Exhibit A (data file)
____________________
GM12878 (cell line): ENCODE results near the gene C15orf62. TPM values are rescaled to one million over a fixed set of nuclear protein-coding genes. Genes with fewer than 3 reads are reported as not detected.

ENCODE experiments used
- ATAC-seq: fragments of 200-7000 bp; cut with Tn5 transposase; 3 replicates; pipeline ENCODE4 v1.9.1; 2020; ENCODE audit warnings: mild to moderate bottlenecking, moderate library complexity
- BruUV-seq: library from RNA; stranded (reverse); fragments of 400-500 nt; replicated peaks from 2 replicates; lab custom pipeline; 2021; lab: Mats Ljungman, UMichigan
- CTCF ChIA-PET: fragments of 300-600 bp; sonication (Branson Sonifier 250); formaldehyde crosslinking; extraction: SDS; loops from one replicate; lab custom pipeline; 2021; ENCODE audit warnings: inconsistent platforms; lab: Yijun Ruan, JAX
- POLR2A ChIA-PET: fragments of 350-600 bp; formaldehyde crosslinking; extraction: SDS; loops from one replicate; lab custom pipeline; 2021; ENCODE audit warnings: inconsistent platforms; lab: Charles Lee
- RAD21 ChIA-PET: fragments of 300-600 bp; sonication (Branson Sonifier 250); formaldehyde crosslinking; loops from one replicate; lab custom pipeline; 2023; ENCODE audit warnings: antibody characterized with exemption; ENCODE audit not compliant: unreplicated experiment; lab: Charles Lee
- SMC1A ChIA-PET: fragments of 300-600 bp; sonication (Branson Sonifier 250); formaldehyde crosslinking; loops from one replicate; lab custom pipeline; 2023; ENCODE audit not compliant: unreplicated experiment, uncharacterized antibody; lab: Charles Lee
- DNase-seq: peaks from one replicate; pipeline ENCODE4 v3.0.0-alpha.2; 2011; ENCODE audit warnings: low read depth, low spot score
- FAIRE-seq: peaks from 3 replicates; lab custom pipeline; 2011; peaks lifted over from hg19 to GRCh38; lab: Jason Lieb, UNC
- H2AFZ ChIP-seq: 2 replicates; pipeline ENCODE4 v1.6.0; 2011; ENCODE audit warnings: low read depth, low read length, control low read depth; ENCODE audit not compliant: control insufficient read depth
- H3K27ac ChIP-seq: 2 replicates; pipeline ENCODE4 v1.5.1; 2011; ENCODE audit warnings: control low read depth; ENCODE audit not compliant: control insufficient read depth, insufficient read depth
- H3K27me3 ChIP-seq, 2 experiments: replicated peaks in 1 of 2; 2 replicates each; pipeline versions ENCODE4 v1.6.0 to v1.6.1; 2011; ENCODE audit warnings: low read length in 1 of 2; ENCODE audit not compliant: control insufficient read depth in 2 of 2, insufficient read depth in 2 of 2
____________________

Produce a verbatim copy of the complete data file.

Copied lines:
GM12878 (cell line): ENCODE results near the gene C15orf62. TPM values are rescaled to one million over a fixed set of nuclear protein-coding genes. Genes with fewer than 3 reads are reported as not detected.

ENCODE experiments used
- ATAC-seq: fragments of 200-7000 bp; cut with Tn5 transposase; 3 replicates; pipeline ENCODE4 v1.9.1; 2020; ENCODE audit warnings: mild to moderate bottlenecking, moderate library complexity
- BruUV-seq: library from RNA; stranded (reverse); fragments of 400-500 nt; replicated peaks from 2 replicates; lab custom pipeline; 2021; lab: Mats Ljungman, UMichigan
- CTCF ChIA-PET: fragments of 300-600 bp; sonication (Branson Sonifier 250); formaldehyde crosslinking; extraction: SDS; loops from one replicate; lab custom pipeline; 2021; ENCODE audit warnings: inconsistent platforms; lab: Yijun Ruan, JAX
- POLR2A ChIA-PET: fragments of 350-600 bp; formaldehyde crosslinking; extraction: SDS; loops from one replicate; lab custom pipeline; 2021; ENCODE audit warnings: inconsistent platforms; lab: Charles Lee
- RAD21 ChIA-PET: fragments of 300-600 bp; sonication (Branson Sonifier 250); formaldehyde crosslinking; loops from one replicate; lab custom pipeline; 2023; ENCODE audit warnings: antibody characterized with exemption; ENCODE audit not compliant: unreplicated experiment; lab: Charles Lee
- SMC1A ChIA-PET: fragments of 300-600 bp; sonication (Branson Sonifier 250); formaldehyde crosslinking; loops from one replicate; lab custom pipeline; 2023; ENCODE audit not compliant: unreplicated experiment, uncharacterized antibody; lab: Charles Lee
- DNase-seq: peaks from one replicate; pipeline ENCODE4 v3.0.0-alpha.2; 2011; ENCODE audit warnings: low read depth, low spot score
- FAIRE-seq: peaks from 3 replicates; lab custom pipeline; 2011; peaks lifted over from hg19 to GRCh38; lab: Jason Lieb, UNC
- H2AFZ ChIP-seq: 2 replicates; pipeline ENCODE4 v1.6.0; 2011; ENCODE audit warnings: low read depth, low read length, control low read depth; ENCODE audit not compliant: control insufficient read depth
- H3K27ac ChIP-seq: 2 replicates; pipeline ENCODE4 v1.5.1; 2011; ENCODE audit warnings: control low read depth; ENCODE audit not compliant: control insufficient read depth, insufficient read depth
- H3K27me3 ChIP-seq, 2 experiments: replicated peaks in 1 of 2; 2 replicates each; pipeline versions ENCODE4 v1.6.0 to v1.6.1; 2011; ENCODE audit warnings: low read length in 1 of 2; ENCODE audit not compliant: control insufficient read depth in 2 of 2, insufficient read depth in 2 of 2